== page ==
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Making Social Sciences More ScientificThe Need for Predictive Models$
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Rein Taagepera

Print publication date: 2008

Print ISBN-13: 9780199534661

Published to Oxford Scholarship Online: September 2008

DOI: 10.1093/acprof:oso/9780199534661.001.0001

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Physicists Multiply, Social Scientists Add—Even When It Does Not Add Up

Physicists Multiply, Social Scientists Add—Even When It Does Not Add Up

Chapter:
(p.52) 5 Physicists Multiply, Social Scientists Add—Even When It Does Not Add Up
Source:
Making Social Sciences More Scientific
Author(s):

Rein Taagepera (Contributor Webpage)

Publisher:
Oxford University Press
DOI:10.1093/acprof:oso/9780199534661.003.0005

Most physics equations include few variables and at most one freely adjustable constant, which multiply or divide. In contrast, regression equations favored in social sciences often have many variables in additive–subtractive strings, with plenty of freely adjustable constants/coefficients. Physics equations are reversible and transitive; standard regression equations are unidirectional and nontransitive. Physics rarely offers alternate equations for the same phenomenon, with a different set of input variables and constants; this is frequent in social science regression analysis. Physics equations are presented with prediction in mind, while tables of regression coefficients in social sciences reflect postdiction and often preclude even that.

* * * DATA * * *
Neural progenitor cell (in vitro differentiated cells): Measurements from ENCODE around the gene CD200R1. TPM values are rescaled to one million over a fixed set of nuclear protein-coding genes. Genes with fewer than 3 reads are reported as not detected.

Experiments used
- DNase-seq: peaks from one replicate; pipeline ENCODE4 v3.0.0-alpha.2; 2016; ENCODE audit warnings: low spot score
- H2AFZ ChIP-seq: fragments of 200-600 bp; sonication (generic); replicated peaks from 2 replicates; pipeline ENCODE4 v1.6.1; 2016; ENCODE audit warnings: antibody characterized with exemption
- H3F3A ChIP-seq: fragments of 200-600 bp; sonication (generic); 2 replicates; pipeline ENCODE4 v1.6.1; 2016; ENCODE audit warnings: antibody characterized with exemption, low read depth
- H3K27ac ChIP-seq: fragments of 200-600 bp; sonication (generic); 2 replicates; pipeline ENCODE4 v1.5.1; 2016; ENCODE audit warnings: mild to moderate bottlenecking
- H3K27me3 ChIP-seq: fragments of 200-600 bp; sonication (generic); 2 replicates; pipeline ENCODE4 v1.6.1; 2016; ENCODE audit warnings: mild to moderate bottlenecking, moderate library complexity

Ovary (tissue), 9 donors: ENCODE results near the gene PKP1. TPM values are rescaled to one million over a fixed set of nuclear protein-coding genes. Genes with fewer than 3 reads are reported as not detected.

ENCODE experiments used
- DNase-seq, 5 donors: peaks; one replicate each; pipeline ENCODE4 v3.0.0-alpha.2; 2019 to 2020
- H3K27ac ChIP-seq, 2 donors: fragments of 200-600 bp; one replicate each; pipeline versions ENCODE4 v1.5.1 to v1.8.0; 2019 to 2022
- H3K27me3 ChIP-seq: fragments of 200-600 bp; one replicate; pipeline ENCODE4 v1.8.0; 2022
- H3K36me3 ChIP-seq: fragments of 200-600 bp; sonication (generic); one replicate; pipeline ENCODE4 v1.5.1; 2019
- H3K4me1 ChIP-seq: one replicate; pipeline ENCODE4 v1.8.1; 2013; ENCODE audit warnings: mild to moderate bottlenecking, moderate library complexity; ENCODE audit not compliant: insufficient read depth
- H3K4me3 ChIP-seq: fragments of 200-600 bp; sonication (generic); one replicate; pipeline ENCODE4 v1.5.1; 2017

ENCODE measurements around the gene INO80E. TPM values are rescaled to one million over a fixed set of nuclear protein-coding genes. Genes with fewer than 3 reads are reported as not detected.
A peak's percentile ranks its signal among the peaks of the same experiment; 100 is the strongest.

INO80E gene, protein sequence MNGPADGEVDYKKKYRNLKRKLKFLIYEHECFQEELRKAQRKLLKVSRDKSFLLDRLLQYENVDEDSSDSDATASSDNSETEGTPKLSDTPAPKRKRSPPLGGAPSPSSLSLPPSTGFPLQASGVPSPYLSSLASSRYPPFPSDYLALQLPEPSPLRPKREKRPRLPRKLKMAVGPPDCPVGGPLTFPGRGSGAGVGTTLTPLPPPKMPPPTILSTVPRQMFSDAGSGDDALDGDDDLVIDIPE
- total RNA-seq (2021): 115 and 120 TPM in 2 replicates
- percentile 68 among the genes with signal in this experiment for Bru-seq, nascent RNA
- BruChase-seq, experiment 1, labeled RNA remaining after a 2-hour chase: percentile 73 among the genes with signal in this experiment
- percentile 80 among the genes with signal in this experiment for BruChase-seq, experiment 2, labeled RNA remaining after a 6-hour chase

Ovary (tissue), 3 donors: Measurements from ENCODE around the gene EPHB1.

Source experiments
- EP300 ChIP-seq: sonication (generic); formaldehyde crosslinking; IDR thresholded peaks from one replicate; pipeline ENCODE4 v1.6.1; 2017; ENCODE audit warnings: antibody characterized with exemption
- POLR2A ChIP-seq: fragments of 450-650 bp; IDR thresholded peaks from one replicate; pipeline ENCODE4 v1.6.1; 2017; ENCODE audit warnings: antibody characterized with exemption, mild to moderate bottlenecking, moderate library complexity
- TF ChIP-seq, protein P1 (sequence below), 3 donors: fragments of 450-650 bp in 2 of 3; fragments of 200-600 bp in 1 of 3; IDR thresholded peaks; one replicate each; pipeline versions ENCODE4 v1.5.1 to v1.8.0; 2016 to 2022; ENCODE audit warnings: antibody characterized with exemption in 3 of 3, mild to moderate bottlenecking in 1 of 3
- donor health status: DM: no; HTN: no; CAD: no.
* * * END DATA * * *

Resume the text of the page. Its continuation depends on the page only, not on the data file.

Keywords:   freely adjustable constants, number of constants, number of coefficients, number of variables, physics equations, postdiction, prediction, regression equations, reversible equations, transitive equations

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